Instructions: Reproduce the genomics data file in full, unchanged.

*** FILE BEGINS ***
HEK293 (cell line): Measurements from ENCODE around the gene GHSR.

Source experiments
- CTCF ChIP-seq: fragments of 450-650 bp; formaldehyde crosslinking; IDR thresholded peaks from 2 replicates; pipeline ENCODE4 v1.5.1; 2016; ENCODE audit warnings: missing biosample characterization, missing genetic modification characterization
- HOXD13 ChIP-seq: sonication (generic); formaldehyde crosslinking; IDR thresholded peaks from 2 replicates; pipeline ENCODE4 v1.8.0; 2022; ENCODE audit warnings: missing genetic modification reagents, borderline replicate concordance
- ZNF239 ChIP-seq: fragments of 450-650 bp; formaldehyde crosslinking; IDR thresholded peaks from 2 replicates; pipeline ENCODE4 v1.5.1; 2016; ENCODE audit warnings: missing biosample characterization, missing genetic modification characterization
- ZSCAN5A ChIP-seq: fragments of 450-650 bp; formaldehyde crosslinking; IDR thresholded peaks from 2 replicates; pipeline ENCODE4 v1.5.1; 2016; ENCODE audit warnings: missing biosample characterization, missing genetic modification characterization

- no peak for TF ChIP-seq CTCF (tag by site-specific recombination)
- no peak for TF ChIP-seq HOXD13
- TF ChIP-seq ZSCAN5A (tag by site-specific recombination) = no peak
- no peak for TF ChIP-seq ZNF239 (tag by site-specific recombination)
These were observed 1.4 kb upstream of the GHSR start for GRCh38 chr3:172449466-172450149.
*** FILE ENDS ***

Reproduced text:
HEK293 (cell line): Measurements from ENCODE around the gene GHSR.

Source experiments
- CTCF ChIP-seq: fragments of 450-650 bp; formaldehyde crosslinking; IDR thresholded peaks from 2 replicates; pipeline ENCODE4 v1.5.1; 2016; ENCODE audit warnings: missing biosample characterization, missing genetic modification characterization
- HOXD13 ChIP-seq: sonication (generic); formaldehyde crosslinking; IDR thresholded peaks from 2 replicates; pipeline ENCODE4 v1.8.0; 2022; ENCODE audit warnings: missing genetic modification reagents, borderline replicate concordance
- ZNF239 ChIP-seq: fragments of 450-650 bp; formaldehyde crosslinking; IDR thresholded peaks from 2 replicates; pipeline ENCODE4 v1.5.1; 2016; ENCODE audit warnings: missing biosample characterization, missing genetic modification characterization
- ZSCAN5A ChIP-seq: fragments of 450-650 bp; formaldehyde crosslinking; IDR thresholded peaks from 2 replicates; pipeline ENCODE4 v1.5.1; 2016; ENCODE audit warnings: missing biosample characterization, missing genetic modification characterization

- no peak for TF ChIP-seq CTCF (tag by site-specific recombination)
- no peak for TF ChIP-seq HOXD13
- TF ChIP-seq ZSCAN5A (tag by site-specific recombination) = no peak
- no peak for TF ChIP-seq ZNF239 (tag by site-specific recombination)
These were observed 1.4 kb upstream of the GHSR start for GRCh38 chr3:172449466-172450149.